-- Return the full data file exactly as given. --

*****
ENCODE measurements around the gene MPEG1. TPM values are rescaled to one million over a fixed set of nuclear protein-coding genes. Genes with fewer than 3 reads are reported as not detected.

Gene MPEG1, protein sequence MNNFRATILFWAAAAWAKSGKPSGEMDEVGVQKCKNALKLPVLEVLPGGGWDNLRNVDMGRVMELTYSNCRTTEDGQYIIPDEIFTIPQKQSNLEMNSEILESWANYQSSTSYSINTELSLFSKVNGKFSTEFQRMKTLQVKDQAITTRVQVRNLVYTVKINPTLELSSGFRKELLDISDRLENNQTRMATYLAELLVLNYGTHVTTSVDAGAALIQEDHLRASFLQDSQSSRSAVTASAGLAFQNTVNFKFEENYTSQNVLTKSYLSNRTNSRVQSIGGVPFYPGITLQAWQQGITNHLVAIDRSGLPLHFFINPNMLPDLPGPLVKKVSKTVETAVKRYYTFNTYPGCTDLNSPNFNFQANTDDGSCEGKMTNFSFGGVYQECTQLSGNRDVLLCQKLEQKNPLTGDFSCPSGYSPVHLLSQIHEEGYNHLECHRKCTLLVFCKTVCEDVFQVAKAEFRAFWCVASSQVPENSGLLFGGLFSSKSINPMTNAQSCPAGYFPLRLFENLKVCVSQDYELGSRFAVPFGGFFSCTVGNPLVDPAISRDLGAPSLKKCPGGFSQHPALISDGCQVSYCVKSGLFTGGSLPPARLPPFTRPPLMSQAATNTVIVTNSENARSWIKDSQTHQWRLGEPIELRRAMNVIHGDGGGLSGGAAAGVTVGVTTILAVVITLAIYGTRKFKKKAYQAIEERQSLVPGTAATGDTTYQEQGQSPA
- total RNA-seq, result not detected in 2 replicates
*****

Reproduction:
ENCODE measurements around the gene MPEG1. TPM values are rescaled to one million over a fixed set of nuclear protein-coding genes. Genes with fewer than 3 reads are reported as not detected.

Gene MPEG1, protein sequence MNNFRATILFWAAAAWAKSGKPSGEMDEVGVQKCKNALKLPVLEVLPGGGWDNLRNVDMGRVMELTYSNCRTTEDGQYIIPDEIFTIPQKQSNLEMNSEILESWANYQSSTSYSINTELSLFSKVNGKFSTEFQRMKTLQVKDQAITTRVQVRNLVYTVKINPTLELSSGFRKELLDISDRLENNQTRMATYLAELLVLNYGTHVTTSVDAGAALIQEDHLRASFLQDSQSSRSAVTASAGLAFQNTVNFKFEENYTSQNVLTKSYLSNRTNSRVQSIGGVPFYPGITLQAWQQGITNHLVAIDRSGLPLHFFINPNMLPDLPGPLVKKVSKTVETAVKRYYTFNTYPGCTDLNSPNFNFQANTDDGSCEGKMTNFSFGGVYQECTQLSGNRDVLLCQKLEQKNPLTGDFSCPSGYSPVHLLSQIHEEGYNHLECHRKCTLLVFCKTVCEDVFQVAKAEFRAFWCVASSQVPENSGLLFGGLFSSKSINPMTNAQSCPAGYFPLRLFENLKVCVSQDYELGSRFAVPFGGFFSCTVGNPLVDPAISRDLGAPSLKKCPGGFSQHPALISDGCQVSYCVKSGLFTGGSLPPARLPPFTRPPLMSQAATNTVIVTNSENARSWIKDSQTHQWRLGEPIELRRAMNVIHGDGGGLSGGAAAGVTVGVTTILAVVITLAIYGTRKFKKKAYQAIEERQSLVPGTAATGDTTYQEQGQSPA
- total RNA-seq, result not detected in 2 replicates